A sweet start to the Jewish New Year
No food is more representative of Rosh Hashanah than apples and honey. An apple-honey chutney and a chicken liver pate are two dishes to enjoy for the Jewish holiday.
Savory-Sweet Apple-Honey Chutney
Store this savory-sweet chutney in a jar and keep it in the refrigerator for up to a week. I use pungent cardamom in many of my chutneys to enhance the depth of flavor, but the spice is quite expensive and difficult to find in most markets. Feel free to leave it out and proceed with the recipe as directed.
1 cup red wine vinegar
1½ cup sugar
1 teaspoon kosher salt
3 Granny Smith apples, peeled, cored and chopped
½ cup minced sweet onion
1 teaspoon yellow mustard seeds
1 star anise
2 cardamom pods, crushed (optional)
1/3 cup golden raisins
1/3 cup dried currants
2 Tablespoons honey
Bring the vinegar and sugar to a boil over high heat, stirring constantly until sugar dissolves. Reduce heat to medium and add the salt. Simmer for 5 minutes before adding the apples, onion, anise, cardamom pods, raisins and currants. Stir mixture well and allow to return to a boil. Reduce heat and simmer the chutney until the sauce thickens and apples are very tender (about 25 minutes). Remove from heat and mix in the honey. Cool to room temperature before storing.
Updated: October 9, 2012 5:14PM
My mom used to make Pfeffernusse to honor our German heritage during the holiday season.
Sure, that sounds like a lovely tradition, but these quarter-sized, black pepper-infused, ginger cookies were never big sellers at our house.
Unfortunately, a single batch would yield somewhere in the neighborhood of three million cookies. The little buggers would rattle around in a poinsettia-clad tin in the back of our pantry for months before turning rock hard and making a dreaded mid-February appearance in our school lunches. Not that I have anything against a sturdy nod to culinary heritage, but ever since choking down more than my fair share of stale holiday cookies, I’ve found myself seeking out the softer side of culinary traditions.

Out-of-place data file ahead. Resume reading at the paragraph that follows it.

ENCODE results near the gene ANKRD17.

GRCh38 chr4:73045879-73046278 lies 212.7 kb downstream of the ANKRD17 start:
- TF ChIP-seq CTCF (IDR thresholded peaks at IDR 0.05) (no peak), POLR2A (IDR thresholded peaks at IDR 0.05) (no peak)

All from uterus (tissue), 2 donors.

Shortly after finishing culinary school, I had the opportunity to work as a personal chef for a family who celebrated the Christian holidays I was familiar with, but also celebrated all Jewish high holidays, too. The balance demonstrated by one family allowed me to explore the thoughtful culinary traditions peppered throughout Jewish holiday celebrations.
Rosh Hashanah, the Jewish New Year, provides ample opportunity for cooks to marry flavor and tradition. Upon learning that carrots signify abundance in the New Year, I was inspired to float parsley-dusted matzo balls in a vibrant carrot soup; bringing the concept of being surrounded by abundance to delicious fruition. Garnishing salads with pomegranate seeds signified the many good deeds that should be done in the New Year and round, raisin-studded challah breads evokes the cycle of a single year. However, nothing is more synonymous with Rosh Hashanah than apples and honey, which represent the sweetness of the New Year.
To stick with tradition, I’d suggest offering an assortment of apple wedges to dip in several different honey varieties. A honey tasting, like a wine tasting, will allow the subtle flavor differences in various honeys to shine.
To bring out the complexity of the relationship between honey and apples, give my chutney a try. Pair it with a braised brisket and challah bread or serve it alongside traditional chopped liver and toasted rye bread to create an indulgent appetizer at your Rosh Hashanah celebration.
Either way, the perfection and grace of Jewish culinary traditions will have you reconsidering the significance of the fare at your holiday table as you celebrate Rosh Hashanah next week.~.